Basically having a review system allows for blame to be shifted to the point where umpires and their inflated egos can continue in their delusions in that they are always correct and NOTHING is ever their fault.

        And let’s not get into the fact that it is a TERRIBLE idea having the umpire who blew the call in the first place being the one to go review it. Again, ego’s get in the way here. I’ve known my share of umpires who blow calls on purpose because they simply didn’t like that you argued another call when they were clearly wrong. It happens. This is why you need a extra, unbiased umpire in the booth reviewing plays. An umpire that is separate from the on-field umpiring crew and is more likely to be impartial. Said umpire also should be outfitted with the latest in high definition television technology, have full control over multiple available angles and the ability to view replays in slow motion. Because anything else is defeating the entire purpose, which is to get the calls right.

  3. uwsptke - Nov 6, 2013 at 9:15 AM

    Why doesn’t MLB (and the NFL for that matter) just adopt the college football review system? They have an “eye in the sky” official (either at the game, or a team of them in a centralized location with TV monitors) that just buzz down to the umpires when they want to take a closer look at a play? TV veiwers know within 10-15 seconds after a play if the correct call was made thanks to the various TV angles available. If the goal is to get the plays right and not cause a circus, this is the way to go.

    • cur68 - Nov 6, 2013 at 10:23 AM

      You mean “do something sensible”? Ha! That aint how Bud & Co rolls, man. “Make a pigs arse of it”; THAT’S how they roll.

      • jarathen - Nov 6, 2013 at 10:51 AM

        I’m just surprised they use the British “arse” to describe anything.

      • cur68 - Nov 6, 2013 at 5:44 PM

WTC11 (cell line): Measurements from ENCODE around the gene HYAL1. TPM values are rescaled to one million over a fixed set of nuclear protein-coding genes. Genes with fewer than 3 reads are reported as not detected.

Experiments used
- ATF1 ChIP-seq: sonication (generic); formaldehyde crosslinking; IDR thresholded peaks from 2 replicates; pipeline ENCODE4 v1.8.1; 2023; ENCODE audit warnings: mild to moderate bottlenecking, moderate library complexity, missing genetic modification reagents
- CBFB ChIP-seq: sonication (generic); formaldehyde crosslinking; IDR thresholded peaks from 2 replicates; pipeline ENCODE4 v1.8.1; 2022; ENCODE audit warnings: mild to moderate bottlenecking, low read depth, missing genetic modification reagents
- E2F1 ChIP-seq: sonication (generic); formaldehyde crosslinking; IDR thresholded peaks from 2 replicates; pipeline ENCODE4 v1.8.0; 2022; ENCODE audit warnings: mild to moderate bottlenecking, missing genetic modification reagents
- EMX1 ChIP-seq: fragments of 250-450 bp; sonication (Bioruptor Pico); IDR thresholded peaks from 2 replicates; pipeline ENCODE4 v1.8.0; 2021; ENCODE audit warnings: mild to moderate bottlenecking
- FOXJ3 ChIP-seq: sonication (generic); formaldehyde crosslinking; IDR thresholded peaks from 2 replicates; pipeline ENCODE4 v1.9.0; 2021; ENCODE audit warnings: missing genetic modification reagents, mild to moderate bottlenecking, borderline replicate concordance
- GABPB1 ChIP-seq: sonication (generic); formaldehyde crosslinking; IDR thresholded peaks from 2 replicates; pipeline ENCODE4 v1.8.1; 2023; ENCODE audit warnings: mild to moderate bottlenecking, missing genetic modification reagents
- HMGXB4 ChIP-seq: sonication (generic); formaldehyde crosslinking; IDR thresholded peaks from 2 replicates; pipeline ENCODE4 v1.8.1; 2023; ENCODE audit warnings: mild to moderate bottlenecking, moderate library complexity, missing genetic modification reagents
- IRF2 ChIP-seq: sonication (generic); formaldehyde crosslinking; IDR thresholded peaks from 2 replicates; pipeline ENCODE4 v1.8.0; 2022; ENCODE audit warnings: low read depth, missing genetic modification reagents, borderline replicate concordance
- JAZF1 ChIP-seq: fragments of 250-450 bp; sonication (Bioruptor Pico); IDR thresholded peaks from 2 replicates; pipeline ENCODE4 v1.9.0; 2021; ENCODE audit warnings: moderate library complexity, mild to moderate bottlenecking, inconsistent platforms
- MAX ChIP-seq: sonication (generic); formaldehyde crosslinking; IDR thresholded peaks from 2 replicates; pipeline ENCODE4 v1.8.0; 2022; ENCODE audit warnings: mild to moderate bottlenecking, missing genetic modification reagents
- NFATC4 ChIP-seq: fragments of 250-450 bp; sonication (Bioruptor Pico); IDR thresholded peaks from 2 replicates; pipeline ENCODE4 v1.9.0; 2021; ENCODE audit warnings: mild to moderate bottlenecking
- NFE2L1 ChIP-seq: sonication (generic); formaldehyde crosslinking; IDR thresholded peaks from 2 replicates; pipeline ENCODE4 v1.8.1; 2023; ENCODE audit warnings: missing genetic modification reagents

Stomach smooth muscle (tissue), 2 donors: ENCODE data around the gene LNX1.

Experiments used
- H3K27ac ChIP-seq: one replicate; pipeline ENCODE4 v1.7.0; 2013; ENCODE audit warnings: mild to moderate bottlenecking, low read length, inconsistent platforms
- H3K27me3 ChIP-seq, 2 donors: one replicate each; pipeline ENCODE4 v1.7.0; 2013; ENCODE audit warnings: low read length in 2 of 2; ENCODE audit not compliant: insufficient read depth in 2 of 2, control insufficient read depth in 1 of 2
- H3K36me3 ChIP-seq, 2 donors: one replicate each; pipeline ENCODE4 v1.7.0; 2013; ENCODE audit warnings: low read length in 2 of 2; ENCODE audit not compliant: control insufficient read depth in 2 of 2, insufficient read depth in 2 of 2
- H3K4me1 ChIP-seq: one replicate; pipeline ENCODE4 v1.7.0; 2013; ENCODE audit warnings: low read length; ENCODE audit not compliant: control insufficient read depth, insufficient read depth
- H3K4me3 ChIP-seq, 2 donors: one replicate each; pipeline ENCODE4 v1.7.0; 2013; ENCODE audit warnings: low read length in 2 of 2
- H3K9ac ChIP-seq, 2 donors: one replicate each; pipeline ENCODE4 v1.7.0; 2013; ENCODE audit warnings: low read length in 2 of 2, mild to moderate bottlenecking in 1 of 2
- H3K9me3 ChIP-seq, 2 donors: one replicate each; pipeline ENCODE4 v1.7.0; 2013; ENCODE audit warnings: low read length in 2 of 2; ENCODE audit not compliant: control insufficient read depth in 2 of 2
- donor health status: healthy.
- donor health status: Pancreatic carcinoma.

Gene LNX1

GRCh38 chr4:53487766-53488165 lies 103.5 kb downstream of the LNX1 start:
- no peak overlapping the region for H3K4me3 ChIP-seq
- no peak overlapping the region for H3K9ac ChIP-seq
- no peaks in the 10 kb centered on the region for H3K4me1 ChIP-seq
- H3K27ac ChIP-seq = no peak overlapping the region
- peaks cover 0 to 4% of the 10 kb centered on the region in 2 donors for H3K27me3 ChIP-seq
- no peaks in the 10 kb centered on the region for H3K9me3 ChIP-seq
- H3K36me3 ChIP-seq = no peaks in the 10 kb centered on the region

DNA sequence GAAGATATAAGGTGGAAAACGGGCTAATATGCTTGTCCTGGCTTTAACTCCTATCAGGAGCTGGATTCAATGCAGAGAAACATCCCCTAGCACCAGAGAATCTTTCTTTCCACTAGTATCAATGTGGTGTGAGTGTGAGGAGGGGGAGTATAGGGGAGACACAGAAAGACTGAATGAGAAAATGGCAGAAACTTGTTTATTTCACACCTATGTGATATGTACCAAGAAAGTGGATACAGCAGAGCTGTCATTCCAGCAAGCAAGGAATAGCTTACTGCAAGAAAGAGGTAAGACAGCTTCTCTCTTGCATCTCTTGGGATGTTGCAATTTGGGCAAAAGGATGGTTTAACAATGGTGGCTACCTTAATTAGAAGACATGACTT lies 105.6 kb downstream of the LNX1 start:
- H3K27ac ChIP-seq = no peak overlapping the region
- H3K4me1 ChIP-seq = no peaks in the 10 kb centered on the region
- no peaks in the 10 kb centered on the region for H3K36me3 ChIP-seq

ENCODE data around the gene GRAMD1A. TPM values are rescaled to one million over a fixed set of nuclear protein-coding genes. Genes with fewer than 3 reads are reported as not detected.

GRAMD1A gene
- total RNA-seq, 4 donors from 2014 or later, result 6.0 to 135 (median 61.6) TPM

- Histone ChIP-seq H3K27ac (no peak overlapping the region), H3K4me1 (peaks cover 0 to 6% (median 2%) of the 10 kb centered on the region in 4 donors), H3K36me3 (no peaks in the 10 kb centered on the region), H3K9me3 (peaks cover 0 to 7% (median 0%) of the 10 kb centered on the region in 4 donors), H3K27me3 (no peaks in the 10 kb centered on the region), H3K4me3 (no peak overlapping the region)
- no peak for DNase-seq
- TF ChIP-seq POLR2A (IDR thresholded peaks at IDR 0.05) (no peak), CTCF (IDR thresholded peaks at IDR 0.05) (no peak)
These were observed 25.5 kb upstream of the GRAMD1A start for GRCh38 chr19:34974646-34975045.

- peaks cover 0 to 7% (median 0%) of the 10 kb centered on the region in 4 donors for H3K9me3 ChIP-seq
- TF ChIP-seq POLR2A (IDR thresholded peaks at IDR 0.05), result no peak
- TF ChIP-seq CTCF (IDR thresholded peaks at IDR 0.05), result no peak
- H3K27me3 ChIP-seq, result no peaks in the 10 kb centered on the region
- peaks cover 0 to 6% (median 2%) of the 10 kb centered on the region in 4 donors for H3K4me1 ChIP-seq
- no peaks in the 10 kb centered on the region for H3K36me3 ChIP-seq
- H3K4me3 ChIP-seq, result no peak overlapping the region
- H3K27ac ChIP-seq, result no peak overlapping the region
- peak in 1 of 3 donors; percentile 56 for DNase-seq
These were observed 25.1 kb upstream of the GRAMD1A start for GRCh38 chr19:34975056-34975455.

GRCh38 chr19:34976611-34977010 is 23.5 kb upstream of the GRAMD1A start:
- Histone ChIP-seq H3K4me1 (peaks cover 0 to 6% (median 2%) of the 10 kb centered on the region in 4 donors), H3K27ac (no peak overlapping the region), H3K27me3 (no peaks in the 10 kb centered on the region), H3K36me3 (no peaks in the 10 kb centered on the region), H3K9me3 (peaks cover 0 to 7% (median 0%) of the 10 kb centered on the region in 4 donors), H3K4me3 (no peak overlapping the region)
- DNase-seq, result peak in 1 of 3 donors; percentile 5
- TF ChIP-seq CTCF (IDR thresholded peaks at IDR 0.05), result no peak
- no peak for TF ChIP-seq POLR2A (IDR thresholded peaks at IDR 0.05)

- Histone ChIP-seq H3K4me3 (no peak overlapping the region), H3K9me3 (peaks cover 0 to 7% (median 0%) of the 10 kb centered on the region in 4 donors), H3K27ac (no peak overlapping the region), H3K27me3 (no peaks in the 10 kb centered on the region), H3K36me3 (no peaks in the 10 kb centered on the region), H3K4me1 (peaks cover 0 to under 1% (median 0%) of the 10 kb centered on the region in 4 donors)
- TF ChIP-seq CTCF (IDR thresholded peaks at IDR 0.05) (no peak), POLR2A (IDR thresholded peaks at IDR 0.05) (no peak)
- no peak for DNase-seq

That just goes to show how stuffy they are.

      • historiophiliac - Nov 6, 2013 at 1:13 PM

        Oh, that’s just Richie Rich adding unnecessary letters to sound smart. He’ll drop a “u” on you any time he gets a chance. He likes to go all Scarlet Pimpernel on folks at the drop of a flag.

        Anyhoo, I for one will miss Leyland stomping out to argue with the ump and would miss that tradition heartily. There should be a balance between the demands of the efficiency experts on here and the sammich breaks between pitches in a Big Papi at-bat.

      • cur68 - Nov 6, 2013 at 5:46 PM

        That’s the Queen’s English there, cupcake. Read it an weep.

        Anyhow, I think there will be still plenty of arguments. The challenge system practically demands it.

        “I don’t care if I’m out of challenges!! You made the wrong call, moron! etc. etc…..”

      • historiophiliac - Nov 6, 2013 at 5:56 PM

        Of course you made that about cake…

        I think flags or beanbags (!) are dumb, but you know they had to include challenges just to keep that tradition. That’s the drama, right there. I don’t think anyone complains when a seriously hot manager comes out to argue; to the contrary, I think people enjoy it (fans love it!). Using challenges to game the system is another thing though — and apparently, it already happens, so…boooooo!! Oh, good lord, I’m already starting to twitch about it. Stopping now.

    • scoutsaysweitersisabust - Nov 6, 2013 at 12:15 PM

      See my post above. That is the only explanation for them not to do something so sensible.

  4. MattJanik - Nov 6, 2013 at 10:32 AM

    What bugged me about last night’s game was how the MLB Network commentators played the part of obedient lapdog so efficiently. The system is the brainchild of Tony La Russa, of course, and he was in the booth for the third inning. Even though the inning went forever (seven runs in the bottom half), as far as I know (was on the phone during part of it), nobody ever asked him why a challenge system won out over a more objective system, or why getting calls right should somehow be tied up in the strategy of the game.

    I guess we’re going to wait until a game gets lost because a manager doesn’t have a challenge left, and then we’ll all flip out about it, or something.

    On the other hand, more replay: good. Can only hope they figure out a better way to do it as they go forward.